By now you’ve probably dumped water on your head or have seen most of your Facebook friends do it, all in the name of amyotrophic lateral sclerosis (ALS) research.
In the ALS Association’s Ice Bucket Challenge, people use social media to nominate their friends, family members, co-workers, and others to either donate to the association or dump ice water on themselves (many have done both). Those nominated are then tasked with nominating others for the challenge. The challenge went viral quickly, as nominations and videos of water-dumping dominated Facebook. About 3 million people have donated, and, as of early September, the association had brought in $109.1 million (up from only about $3 million during the same time period last year).
While this is wonderful news for the ALS Association and the estimated 30,000 Americans suffering from the disease, the challenge raises several questions for health researchers who are always looking for funding and who are eager to learn from the challenge’s immediate success. Chief among those questions is whether or not such a fundraising effort is repeatable or sustainable.
On the one hand, the challenge has brought in lots of new donors and has truly engaged the social-media-savvy younger generation. But, on the other hand, those who donate through such viral, social media campaigns are not very likely to become dedicated, repeat donors. Future attempts to replicate the challenge may be ignored or seen as annoying, as well.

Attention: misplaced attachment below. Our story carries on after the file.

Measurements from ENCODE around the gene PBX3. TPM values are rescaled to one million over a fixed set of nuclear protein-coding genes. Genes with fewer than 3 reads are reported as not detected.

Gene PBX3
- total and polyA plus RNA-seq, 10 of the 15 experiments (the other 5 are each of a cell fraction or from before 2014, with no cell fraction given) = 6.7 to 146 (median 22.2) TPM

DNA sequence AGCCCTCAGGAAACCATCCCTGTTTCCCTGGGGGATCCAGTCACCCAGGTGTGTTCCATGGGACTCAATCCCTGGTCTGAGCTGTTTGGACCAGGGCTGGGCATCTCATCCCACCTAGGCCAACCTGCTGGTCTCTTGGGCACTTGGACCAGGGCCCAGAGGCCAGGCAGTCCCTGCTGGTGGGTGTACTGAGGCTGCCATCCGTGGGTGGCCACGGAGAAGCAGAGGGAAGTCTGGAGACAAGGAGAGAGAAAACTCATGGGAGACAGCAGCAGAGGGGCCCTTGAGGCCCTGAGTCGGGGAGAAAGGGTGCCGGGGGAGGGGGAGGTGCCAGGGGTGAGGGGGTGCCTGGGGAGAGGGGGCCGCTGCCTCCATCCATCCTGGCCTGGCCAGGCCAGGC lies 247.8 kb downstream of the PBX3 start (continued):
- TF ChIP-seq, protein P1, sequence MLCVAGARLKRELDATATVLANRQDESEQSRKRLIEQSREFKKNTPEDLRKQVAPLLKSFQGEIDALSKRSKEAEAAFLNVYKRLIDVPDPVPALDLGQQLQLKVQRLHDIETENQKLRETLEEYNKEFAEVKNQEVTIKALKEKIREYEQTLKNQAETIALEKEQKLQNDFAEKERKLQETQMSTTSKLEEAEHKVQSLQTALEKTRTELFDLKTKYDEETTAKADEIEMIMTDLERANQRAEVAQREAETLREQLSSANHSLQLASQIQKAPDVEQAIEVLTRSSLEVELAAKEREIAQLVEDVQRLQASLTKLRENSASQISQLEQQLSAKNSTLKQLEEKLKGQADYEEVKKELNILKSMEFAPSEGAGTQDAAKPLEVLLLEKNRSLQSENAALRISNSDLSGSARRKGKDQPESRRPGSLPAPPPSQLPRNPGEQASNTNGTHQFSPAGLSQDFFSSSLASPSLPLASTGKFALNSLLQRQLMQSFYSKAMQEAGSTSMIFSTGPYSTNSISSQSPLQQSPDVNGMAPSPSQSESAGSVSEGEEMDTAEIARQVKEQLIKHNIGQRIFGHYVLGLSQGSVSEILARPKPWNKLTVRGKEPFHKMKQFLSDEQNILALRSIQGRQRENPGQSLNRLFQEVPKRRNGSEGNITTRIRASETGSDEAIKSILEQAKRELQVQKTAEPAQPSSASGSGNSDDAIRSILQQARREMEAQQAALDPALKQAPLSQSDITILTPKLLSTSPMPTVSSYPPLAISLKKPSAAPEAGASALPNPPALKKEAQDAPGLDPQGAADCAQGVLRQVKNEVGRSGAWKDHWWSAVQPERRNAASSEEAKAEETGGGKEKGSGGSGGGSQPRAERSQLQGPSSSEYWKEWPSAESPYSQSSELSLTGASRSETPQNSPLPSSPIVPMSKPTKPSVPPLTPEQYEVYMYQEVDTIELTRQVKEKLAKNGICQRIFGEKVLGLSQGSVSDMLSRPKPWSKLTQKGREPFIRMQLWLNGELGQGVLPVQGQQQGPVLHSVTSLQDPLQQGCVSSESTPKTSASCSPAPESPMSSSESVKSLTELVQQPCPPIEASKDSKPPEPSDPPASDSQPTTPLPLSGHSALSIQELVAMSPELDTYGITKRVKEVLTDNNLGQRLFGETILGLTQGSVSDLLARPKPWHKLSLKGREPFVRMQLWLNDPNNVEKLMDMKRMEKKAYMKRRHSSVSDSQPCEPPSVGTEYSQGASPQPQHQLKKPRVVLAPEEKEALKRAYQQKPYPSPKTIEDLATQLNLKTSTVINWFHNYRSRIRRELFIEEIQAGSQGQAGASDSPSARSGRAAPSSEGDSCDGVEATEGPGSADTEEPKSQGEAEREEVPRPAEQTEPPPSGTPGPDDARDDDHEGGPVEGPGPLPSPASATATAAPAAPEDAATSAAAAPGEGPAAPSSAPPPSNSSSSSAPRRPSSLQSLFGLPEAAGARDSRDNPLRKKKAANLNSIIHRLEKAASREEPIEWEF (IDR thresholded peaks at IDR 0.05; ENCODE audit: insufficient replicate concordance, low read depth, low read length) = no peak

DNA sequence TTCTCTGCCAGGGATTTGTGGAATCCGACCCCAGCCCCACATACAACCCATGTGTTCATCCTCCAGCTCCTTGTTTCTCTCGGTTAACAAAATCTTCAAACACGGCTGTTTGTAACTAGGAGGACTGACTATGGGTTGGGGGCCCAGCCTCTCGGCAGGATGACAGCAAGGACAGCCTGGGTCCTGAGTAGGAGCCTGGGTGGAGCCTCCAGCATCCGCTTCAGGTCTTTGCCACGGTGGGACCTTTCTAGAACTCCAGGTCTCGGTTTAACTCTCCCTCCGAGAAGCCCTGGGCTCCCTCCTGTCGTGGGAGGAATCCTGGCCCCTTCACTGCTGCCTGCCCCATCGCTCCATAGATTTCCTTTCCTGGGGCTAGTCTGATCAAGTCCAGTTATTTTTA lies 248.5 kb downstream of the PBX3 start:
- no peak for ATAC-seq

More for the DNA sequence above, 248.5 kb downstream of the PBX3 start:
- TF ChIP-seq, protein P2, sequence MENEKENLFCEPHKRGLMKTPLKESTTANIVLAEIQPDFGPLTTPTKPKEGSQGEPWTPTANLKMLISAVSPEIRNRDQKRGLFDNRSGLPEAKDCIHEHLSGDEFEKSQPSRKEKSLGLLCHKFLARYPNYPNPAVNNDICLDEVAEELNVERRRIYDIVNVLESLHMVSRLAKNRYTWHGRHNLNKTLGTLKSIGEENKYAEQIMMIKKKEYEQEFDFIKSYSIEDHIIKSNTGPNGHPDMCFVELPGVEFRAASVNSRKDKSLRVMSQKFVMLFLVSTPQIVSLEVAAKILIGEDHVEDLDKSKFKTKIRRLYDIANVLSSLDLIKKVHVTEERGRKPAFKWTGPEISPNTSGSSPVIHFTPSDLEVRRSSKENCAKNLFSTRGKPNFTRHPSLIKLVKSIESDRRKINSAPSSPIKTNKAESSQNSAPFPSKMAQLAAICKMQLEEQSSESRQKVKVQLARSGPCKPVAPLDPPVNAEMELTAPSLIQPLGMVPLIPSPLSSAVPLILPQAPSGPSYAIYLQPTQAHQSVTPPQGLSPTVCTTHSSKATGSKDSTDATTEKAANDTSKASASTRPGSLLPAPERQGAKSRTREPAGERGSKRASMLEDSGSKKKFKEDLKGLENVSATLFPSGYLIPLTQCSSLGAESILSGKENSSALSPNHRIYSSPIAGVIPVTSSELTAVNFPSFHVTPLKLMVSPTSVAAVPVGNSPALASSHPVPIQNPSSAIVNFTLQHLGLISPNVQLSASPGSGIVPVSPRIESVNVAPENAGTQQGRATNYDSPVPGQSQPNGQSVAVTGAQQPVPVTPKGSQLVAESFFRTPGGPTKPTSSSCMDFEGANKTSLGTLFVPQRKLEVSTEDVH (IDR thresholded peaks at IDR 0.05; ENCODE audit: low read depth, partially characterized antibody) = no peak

The focus of the challenge has also often been on the water—not the disease. That raises another key question: Has the public actually learned anything about ALS? They may have learned about freezing water and taunting their friends, but do they know what the disease is? Who it impacts? The status of a cure? Successful research fundraising achieves a broad reach and generates dollars—but it must also educate and spread accurate information.
It’s also interesting to note that other charities have used dumping ice water on people as a fundraising mechanism in the past. Despite that fact, the activity is now associated pretty exclusively with ALS, and the ALS Association even sought to patent it. That begs the question, how did the challenge become so entwined with ALS? Is that sort of affiliation possible to replicate using another video-worthy activity?